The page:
Between Histories: Art’s Dilemmas and Trajectories
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Title: Between Histories
Sub-title: Art’s Dilemmas and Trajectories
Editor(s): Vladimir L. Marchenkov
Publish Date: October 2013
|A forum for philosophers of different orientations, this book explores the contemporary historical situation of art—as an answer to claims about “the death of art” and exhaustion of the idea of progress.|
The authors gathered in this volume peer into art’s past and present in order to cast a querying glance into the future. Their perspectives, diagnoses, and recipes vary: from analytic to Hegelian to poststructuralist, from counter-arguments against postmodern readings of art’s history to their celebration, from ruminations about the abysses opening in the depth of artistic creation to re-envisioning modernism in order to push history forward once more.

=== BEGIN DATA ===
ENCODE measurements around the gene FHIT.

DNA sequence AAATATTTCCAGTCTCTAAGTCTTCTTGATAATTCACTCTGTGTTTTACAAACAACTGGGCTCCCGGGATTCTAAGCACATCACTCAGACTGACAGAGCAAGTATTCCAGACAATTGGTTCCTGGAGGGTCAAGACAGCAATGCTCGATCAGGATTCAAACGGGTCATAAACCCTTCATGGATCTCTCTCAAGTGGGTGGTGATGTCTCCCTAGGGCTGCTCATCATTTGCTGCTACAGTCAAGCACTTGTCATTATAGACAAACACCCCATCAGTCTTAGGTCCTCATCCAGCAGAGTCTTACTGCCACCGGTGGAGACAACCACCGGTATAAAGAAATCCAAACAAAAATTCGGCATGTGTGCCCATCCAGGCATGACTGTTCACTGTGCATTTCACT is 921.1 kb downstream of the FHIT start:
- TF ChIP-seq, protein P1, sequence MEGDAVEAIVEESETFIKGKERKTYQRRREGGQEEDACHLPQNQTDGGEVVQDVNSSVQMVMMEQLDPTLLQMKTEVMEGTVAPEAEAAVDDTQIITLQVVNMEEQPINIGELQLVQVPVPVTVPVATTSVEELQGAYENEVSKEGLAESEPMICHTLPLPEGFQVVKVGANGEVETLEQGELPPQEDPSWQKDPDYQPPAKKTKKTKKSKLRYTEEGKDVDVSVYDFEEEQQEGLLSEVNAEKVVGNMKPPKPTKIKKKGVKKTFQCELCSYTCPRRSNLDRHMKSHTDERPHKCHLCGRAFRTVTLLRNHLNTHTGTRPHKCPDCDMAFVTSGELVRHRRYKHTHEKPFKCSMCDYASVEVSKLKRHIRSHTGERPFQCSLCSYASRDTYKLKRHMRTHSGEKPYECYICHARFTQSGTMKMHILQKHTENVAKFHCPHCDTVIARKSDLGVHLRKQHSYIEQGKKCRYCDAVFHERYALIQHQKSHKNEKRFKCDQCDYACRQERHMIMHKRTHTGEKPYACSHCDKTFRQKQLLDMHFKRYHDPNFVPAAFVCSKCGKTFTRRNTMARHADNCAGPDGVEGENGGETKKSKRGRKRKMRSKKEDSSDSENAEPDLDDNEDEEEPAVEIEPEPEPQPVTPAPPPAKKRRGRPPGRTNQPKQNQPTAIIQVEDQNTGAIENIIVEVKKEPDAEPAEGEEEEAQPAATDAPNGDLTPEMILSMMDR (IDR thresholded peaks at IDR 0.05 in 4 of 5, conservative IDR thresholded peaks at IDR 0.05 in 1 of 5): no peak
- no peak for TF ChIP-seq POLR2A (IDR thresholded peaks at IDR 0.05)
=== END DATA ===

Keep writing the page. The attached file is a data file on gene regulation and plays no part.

The conversation remains open-ended and art’s future uncertain, but perhaps our thinking about it can receive a fresh impulse to move beyond the stalemate registered under so many “deaths” and “ends” of art, the author, and history.
Contents: Preface. Introduction. Acknowledgments. Defining an End to Art, Sondra Bacharach. The Moral Consequences of the End of Art, David Rondel. The Troublesomeness of Metaphysicians: Subjectivity, Objectivity, and Aesthetic Relativism, Anna Hennessey. Situating Maritain’s Aesthetics between Hegel and Heidegger, Daniel B. Gallagher. Depicting Individuals Defined through Immersion in History, Norman Arthur Fischer. The Other Origin of the Work of Art, Andrew Haas. The Persistent Mythology of Modernism, Saul Ostrow. Contemporary Art in Transit: A Spatio-Historical Perspective, Andrea Ash. Instead of an Afterword, Vladimir L. Marchenkov. About the Contributors. Author Index. Subject Index.